EDMONTON — An Alberta legislature member booted from the United Conservative caucus for failing to represent his constituents is signalling he has no plans to give up his seat.
Pat Rehn, MLA for Lesser Slave Lake, said on Facebook that he's disappointed over his ouster, but there are some advantages to not being tied to a political party.
An earlier version of the statement posted late Thursday said he was "relieved."
Rehn started by thanking UCP Premier Jason Kenney for the opportunity over the last two years, but said as an Independent he can express his opposition to some provincial pandemic measures such as closing gyms and businesses.
"I believe strongly that measures must be taken to prevent COVID-19 spread, but also recognize the long-lasting effects caused by the lockdown itself," he wrote.
"There are still some large projects in the works I'm proud to be a part of, and I am optimistic this region will see great growth as we move forward, put 2020 behind us, and start fresh in 2021."
Kenney announced Rehn's removal on Thursday after municipal leaders complained he was rarely in the constituency, missed meetings or wasn't prepared for them.
Rehn was one of a half dozen UCP MLAs, including one cabinet minister, who vacationed in sunny locales over the holidays, contrary to public health guidance to stay home to help stem the spread of COVID-19.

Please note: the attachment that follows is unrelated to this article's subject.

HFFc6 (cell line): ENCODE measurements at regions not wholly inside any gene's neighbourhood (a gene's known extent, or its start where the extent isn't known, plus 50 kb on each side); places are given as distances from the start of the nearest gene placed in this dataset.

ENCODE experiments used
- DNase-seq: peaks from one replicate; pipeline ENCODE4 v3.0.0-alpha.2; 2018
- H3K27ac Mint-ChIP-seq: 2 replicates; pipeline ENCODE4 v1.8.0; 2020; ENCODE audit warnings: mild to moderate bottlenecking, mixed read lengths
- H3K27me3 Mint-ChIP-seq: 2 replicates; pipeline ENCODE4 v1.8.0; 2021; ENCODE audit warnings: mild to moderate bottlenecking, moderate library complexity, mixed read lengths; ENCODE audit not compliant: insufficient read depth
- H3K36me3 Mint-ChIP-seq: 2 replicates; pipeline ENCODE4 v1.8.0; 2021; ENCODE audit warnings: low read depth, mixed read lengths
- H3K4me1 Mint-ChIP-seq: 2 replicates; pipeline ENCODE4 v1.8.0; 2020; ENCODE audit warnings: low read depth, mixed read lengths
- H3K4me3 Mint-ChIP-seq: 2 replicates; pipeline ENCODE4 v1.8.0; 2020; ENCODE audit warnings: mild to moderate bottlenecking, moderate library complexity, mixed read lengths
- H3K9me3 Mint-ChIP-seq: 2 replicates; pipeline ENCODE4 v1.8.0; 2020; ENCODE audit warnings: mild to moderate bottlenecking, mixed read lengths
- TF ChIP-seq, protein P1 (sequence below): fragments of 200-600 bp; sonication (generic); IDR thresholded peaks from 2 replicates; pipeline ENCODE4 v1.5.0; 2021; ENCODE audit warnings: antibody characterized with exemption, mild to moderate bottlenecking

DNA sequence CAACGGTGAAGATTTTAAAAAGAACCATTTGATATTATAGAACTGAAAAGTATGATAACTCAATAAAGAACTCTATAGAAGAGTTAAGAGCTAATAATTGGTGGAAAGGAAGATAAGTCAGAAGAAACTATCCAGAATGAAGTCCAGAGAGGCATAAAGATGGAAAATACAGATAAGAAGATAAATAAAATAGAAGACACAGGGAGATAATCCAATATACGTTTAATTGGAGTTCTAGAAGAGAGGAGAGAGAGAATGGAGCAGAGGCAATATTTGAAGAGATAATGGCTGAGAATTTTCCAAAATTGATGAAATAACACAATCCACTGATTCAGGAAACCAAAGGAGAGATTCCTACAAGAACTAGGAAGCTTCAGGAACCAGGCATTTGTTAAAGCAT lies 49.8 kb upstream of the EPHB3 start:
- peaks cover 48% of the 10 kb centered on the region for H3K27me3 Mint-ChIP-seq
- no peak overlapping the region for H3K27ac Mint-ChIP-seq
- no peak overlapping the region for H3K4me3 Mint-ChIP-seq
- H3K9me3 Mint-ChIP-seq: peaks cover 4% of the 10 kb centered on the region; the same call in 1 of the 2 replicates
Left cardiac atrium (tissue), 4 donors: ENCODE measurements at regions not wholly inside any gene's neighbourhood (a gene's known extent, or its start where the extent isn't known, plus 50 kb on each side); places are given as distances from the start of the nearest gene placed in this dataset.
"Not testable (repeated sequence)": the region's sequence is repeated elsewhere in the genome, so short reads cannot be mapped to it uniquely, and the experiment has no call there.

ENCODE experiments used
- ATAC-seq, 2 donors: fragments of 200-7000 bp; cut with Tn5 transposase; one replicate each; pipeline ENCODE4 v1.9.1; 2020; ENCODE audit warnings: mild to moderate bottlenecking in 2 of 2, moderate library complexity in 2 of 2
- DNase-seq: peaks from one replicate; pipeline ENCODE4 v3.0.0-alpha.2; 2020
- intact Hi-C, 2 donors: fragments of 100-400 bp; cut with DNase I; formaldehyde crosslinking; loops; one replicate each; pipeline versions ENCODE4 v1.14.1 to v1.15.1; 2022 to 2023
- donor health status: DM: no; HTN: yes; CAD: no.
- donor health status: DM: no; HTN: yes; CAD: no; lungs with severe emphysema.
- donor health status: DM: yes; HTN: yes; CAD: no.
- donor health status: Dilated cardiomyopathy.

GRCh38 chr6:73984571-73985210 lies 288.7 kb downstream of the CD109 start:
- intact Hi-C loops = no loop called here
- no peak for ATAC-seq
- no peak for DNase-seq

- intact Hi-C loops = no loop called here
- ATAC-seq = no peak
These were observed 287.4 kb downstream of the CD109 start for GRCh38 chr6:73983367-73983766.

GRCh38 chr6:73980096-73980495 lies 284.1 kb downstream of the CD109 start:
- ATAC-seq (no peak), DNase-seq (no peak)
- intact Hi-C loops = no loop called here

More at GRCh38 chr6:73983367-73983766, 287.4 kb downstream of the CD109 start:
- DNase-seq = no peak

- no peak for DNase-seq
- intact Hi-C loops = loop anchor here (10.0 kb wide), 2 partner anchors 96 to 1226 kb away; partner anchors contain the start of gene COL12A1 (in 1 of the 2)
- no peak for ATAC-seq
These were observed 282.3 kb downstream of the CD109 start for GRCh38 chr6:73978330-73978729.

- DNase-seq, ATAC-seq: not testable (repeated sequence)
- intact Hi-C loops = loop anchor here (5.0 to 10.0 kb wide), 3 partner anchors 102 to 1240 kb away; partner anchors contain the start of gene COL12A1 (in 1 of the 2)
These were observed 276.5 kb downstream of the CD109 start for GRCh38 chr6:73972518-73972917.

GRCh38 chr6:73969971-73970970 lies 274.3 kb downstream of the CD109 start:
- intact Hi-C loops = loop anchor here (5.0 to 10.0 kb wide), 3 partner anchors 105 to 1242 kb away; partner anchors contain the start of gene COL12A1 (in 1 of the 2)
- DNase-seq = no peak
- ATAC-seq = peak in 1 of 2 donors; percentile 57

He is still entitled to his MLA salary of more than $120,000 a year.
Opposition NDP Leader Rachel Notley is calling on Rehn to give up his seat so a byelection can be called.
Slave Lake Mayor Tyler Warman had a similar message.
"When you've lost the respect and support of the people you represent, as well as the people you work with, I think you need to take a hard look in the mirror and ask what you're still doing there," Warman said Thursday.
The executive committee of the Alberta Urban Municipalities Association is also urging Rehn to step down.
"It is imperative for MLAs to be engaged with the cities, towns, villages, summer villages and counties they represent," it said in a statement Friday.
"It is therefore particularly regrettable that Slave Lake, High Prairie, and other municipal councils from the provincial constituency of Lesser Slave Lake had to take the unprecedented step of publicly reporting their struggles with building a productive relationship with MLA Pat Rehn."
Kenney said during a Facebook question-and-answer session earlier this month that his government would move to pass recall legislation in the upcoming sitting of the legislature.
— By Lauren Krugel in Calgary
This report by The Canadian Press was first published Jan. 15, 2021
The Canadian Press